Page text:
How to Negotiate Salary:
5 Expert Tips
Need help fashioning a to-do list on how to negotiate salary with a current or future employer? Give the following salary negotiating tips a try, from Laura DeCarlo, executive director of Career Directors International in Melbourne, Fla.
1. Do your homework. This includes researching the current market value for the position and carrying that knowledge with you into the talks. Creating a PayScale Salary Profile and keeping it updated helps you to always know the median value for your skill set. Learn how to negotiate salary from a position strength by having the most current salary information for your job.
2. Know your needs and wants. "You have a range in mind of what you'd really like. Otherwise, if you are out in left field-you are never going to be successful. [For example] a woman who wants to make $55,000 a year and decides she's changing careers and wants to be a typist-I don't know many $55,000-a-year typists," DeCarlo said.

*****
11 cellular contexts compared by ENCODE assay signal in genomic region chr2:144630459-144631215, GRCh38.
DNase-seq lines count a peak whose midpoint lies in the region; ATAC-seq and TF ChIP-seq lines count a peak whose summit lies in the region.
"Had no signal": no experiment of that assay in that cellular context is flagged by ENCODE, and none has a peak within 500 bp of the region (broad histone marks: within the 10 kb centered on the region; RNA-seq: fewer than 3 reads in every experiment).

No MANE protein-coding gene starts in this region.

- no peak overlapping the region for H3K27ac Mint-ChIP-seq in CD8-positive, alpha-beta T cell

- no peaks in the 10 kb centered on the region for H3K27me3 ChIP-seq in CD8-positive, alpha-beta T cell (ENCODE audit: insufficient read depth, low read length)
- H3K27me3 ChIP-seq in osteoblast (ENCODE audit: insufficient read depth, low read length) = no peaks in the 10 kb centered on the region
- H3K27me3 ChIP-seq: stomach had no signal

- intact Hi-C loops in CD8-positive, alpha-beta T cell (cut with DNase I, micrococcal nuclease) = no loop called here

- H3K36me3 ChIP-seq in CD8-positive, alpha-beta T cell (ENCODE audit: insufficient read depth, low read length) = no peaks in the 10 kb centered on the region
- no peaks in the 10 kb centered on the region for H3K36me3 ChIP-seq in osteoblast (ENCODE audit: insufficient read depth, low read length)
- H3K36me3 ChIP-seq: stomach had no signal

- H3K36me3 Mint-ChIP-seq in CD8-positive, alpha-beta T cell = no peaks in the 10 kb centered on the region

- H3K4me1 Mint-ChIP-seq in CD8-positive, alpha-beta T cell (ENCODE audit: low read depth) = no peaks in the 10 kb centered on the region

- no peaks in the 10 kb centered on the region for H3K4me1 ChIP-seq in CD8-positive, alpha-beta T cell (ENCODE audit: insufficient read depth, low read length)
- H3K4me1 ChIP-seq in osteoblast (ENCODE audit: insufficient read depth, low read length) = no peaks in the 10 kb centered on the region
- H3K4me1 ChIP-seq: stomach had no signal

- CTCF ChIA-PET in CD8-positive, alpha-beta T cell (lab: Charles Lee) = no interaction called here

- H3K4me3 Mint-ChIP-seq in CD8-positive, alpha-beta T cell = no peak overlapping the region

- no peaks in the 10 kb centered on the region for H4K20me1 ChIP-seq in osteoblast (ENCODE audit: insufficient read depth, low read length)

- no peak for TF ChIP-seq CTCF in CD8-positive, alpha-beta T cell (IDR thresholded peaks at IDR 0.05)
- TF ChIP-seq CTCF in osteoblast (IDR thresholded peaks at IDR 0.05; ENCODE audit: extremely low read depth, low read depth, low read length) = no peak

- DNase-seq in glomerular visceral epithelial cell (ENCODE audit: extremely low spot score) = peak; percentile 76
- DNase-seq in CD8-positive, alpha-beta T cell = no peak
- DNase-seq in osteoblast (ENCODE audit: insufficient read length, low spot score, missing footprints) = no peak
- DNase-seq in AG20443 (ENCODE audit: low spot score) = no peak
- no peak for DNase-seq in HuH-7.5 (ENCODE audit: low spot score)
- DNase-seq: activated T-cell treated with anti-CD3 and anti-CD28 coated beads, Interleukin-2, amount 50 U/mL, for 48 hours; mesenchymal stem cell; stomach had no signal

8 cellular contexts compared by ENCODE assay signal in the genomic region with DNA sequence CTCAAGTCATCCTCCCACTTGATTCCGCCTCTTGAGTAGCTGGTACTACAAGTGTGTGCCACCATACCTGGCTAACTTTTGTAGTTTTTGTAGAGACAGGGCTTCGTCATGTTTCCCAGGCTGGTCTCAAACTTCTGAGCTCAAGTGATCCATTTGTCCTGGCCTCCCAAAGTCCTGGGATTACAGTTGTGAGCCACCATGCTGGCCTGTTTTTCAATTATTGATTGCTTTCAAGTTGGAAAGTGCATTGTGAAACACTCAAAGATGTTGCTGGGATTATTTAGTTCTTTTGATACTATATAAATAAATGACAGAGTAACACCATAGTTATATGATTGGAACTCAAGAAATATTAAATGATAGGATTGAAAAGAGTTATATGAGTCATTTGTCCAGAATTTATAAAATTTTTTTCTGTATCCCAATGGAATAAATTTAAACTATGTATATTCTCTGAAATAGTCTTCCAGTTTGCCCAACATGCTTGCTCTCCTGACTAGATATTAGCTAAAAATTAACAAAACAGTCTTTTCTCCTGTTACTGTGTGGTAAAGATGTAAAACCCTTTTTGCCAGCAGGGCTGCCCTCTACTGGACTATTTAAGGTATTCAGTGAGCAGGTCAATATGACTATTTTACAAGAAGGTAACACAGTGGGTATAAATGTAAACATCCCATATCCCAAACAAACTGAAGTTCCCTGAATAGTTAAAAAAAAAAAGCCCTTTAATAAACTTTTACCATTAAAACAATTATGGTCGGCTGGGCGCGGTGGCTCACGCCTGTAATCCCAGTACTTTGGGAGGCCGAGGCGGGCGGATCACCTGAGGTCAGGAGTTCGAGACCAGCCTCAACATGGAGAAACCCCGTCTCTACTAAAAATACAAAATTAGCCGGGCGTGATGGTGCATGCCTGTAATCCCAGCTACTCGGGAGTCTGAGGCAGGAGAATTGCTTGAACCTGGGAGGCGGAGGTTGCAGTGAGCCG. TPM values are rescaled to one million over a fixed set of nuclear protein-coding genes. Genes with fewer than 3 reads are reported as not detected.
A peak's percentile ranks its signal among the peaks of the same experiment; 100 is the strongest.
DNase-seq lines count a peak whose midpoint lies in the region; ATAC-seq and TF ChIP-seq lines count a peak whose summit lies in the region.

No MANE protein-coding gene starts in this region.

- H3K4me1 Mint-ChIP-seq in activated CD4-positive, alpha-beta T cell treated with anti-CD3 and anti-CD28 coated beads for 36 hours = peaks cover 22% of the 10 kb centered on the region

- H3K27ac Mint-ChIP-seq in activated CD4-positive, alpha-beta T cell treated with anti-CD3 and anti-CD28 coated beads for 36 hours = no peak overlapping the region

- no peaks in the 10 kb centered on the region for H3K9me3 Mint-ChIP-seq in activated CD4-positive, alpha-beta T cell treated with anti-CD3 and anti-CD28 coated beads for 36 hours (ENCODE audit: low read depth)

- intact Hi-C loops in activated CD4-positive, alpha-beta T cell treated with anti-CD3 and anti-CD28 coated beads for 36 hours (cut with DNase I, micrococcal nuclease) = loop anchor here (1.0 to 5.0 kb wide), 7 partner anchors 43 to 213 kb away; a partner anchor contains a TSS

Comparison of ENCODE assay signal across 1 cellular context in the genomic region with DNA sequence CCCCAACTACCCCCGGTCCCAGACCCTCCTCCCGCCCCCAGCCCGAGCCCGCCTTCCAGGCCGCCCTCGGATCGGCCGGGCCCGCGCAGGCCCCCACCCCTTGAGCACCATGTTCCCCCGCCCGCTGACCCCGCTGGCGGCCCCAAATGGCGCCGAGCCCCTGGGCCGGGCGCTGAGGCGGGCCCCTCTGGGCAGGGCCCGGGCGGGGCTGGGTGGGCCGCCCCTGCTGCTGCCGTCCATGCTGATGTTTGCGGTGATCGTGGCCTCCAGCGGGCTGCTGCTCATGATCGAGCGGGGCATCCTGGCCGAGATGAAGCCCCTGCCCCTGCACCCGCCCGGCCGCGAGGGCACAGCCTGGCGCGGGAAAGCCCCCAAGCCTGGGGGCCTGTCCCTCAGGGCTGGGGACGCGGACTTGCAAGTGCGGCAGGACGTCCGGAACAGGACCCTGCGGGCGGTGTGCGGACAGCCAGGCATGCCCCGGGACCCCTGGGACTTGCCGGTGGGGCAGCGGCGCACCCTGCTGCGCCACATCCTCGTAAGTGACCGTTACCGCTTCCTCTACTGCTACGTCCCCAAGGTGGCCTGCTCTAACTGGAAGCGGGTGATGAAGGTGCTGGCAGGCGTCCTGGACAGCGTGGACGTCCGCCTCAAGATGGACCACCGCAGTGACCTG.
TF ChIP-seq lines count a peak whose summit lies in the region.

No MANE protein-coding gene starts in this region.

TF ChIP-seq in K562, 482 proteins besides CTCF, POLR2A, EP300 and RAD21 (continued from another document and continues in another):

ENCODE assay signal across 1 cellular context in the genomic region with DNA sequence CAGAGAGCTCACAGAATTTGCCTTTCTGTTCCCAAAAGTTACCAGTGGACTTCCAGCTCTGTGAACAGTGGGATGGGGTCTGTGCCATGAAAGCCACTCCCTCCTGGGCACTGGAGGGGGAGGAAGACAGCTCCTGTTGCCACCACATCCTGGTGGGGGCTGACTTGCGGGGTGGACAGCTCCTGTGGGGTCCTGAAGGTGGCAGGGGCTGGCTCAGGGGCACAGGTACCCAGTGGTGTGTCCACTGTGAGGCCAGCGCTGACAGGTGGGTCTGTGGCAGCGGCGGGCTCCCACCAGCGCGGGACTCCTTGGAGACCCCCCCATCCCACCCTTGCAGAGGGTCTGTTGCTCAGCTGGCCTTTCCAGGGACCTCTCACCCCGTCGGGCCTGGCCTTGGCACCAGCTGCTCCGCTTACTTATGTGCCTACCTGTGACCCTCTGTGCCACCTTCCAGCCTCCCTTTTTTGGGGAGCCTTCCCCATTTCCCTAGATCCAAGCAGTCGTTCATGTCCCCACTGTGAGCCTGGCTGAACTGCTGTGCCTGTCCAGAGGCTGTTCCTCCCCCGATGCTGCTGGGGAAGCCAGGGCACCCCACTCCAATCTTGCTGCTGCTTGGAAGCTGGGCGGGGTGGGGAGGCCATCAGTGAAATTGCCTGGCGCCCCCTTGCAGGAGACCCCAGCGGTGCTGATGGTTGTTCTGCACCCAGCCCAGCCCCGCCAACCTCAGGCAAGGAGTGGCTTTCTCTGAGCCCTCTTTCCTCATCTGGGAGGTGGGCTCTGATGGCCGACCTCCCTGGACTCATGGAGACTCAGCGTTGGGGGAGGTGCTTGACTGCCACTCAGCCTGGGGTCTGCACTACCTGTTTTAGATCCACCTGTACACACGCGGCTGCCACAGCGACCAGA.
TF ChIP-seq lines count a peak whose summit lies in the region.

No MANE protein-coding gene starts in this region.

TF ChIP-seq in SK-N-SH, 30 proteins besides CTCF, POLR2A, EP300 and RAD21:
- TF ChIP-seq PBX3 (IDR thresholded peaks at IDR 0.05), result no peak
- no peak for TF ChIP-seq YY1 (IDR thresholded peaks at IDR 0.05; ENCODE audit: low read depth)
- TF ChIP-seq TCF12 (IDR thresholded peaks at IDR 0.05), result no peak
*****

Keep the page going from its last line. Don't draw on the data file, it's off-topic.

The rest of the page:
3. Learn a methodology for handling the questions, "What are you looking for?" and "What kind of salary do you want?" According to DeCarlo, the bottom line is, "I'm negotiable." If it's too soon to talk about money, she encourages applicants to change the discussion topic to job requirements or expectations. Learn how to negotiate salary by being prepared for salary questions during the interview.
4. Know your options and ask, ask, ask. Be familiar with possible perks and benefits, and ways to increase your salary; brainstorming and making lists can be useful here. "I've seen people turn it into mileage allowances for driving. Anything is potentially negotiable unless you don't ask about it," she said.
5. Always negotiate in person. "You can't read an expression, show a presentation, or have convincing reasons quite as well on the phone as you can when you engage them [employers] face-to-face," DeCarlo said. Learning how to negotiate salary in person is a key to higher earnings.
Kristina Cowan is the senior writer for PayScale.com. She has over 10 years of journalism experience, specializing in education and workforce issues. Email Kristina Cowan.